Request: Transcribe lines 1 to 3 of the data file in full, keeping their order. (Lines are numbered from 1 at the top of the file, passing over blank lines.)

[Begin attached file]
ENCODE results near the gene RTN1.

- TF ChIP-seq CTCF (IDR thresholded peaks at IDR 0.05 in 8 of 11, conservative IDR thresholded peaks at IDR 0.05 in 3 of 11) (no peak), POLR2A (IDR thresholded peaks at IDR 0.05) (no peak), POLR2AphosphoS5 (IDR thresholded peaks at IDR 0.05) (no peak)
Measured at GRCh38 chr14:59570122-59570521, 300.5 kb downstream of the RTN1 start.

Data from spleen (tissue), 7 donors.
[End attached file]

ENCODE results near the gene RTN1.

- TF ChIP-seq CTCF (IDR thresholded peaks at IDR 0.05 in 8 of 11, conservative IDR thresholded peaks at IDR 0.05 in 3 of 11) (no peak), POLR2A (IDR thresholded peaks at IDR 0.05) (no peak), POLR2AphosphoS5 (IDR thresholded peaks at IDR 0.05) (no peak)
Measured at GRCh38 chr14:59570122-59570521, 300.5 kb downstream of the RTN1 start.